The intensity or severity of the symptoms of cervical disc herniation depends on the compression of the root and/or spinal cord, which is what causes cervical pain.
Cervicobrachialgia, neck pain, or radiating neck pain to the shoulder, arm, and fingers occurs when compression affects a nerve root (radiculopathy). The pain is continuous, and causes night disturbances, tingling in the arm and/or hand (paresthesia), decreased sensitivity (hypoaesthesia), and dizziness.
When the herniated disc compresses the spinal cord, myelopathy occurs. The symptoms experienced by the patient are numerous: gait disturbance, sphincter involvement, or abnormalities in the sensitivity and strength of the lower and/or upper extremities.
On many occasions, complementary tests will be necessary, such as neurophysiological tests to study the pudendal nerve, electromyography to study the pelvic floor muscles, ultrasound and echo-Doppler to study the abdominopelvic arteries and veins, MRI and/or abdominal and pelvic CT, Stamey test, transrectal prostate ultrasound, etc.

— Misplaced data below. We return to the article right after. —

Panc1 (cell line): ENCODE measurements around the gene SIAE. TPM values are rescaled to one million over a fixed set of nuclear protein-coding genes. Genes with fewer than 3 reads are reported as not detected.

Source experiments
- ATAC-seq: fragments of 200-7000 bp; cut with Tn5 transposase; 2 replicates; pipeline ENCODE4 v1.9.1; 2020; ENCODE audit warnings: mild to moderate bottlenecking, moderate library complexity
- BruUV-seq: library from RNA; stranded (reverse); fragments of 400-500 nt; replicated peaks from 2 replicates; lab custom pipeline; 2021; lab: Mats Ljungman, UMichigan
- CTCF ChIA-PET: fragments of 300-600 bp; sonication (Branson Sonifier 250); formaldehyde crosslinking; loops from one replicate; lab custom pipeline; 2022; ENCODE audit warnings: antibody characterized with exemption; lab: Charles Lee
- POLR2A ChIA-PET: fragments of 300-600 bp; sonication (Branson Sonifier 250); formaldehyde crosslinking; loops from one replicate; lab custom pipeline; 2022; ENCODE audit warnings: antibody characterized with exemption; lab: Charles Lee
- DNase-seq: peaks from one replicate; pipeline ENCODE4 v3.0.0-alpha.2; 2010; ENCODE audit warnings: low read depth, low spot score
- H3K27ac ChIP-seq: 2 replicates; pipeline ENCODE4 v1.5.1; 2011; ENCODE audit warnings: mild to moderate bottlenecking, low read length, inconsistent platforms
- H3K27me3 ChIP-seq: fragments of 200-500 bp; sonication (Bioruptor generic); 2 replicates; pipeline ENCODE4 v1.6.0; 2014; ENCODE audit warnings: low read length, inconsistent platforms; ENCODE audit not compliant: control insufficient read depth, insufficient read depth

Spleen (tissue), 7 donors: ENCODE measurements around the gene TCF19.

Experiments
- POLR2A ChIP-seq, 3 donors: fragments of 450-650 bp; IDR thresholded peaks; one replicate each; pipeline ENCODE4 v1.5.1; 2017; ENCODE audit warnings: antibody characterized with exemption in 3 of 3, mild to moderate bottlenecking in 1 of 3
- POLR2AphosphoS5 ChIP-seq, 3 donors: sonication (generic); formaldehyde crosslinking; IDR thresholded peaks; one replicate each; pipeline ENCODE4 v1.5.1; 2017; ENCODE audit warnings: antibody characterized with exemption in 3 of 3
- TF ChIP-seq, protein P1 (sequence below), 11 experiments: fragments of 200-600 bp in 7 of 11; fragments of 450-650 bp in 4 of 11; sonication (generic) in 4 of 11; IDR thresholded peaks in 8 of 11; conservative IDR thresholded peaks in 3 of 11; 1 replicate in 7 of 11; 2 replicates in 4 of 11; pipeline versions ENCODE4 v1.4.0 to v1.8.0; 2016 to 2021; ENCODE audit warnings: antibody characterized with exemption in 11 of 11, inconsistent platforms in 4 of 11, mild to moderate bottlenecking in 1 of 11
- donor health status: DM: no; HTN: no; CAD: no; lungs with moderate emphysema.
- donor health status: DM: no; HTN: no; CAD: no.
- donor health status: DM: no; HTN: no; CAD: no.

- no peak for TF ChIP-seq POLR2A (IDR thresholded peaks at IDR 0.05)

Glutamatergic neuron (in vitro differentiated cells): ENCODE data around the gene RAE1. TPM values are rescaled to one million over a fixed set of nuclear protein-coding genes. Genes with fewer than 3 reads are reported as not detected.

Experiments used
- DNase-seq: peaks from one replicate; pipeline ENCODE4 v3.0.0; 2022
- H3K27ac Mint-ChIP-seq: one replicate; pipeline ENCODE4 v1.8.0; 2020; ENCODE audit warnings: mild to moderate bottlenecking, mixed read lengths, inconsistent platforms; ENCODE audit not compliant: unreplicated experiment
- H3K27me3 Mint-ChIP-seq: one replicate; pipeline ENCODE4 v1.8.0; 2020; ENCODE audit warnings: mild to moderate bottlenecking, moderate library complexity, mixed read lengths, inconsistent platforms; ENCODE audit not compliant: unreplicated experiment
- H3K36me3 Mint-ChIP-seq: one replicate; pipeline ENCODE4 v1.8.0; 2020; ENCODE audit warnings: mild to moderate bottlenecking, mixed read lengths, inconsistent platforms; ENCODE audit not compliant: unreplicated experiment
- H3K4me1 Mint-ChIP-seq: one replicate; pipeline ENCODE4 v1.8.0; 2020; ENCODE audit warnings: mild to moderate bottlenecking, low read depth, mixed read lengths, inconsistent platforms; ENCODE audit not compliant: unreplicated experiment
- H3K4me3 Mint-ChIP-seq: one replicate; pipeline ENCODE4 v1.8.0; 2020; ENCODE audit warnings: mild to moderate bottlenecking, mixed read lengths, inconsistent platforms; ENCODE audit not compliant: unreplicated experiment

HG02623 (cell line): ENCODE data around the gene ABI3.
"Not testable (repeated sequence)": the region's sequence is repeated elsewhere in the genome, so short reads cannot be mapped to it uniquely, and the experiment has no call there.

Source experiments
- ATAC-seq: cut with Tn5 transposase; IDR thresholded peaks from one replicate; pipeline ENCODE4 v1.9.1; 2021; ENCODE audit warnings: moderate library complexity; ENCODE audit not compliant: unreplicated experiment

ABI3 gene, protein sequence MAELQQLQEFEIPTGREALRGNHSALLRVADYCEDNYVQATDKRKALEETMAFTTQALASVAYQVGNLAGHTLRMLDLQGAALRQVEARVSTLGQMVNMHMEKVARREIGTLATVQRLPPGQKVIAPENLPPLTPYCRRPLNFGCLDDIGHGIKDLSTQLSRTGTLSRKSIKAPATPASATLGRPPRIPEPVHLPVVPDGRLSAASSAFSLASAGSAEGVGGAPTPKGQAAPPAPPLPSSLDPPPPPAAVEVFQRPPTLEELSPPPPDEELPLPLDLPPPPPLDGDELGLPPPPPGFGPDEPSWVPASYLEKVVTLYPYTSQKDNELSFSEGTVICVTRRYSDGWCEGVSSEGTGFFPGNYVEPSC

In the case of herniated discs, it is important for the patient to identify the symptoms early, to prevent the progression of the injury. In this way, you can relieve the pain quickly.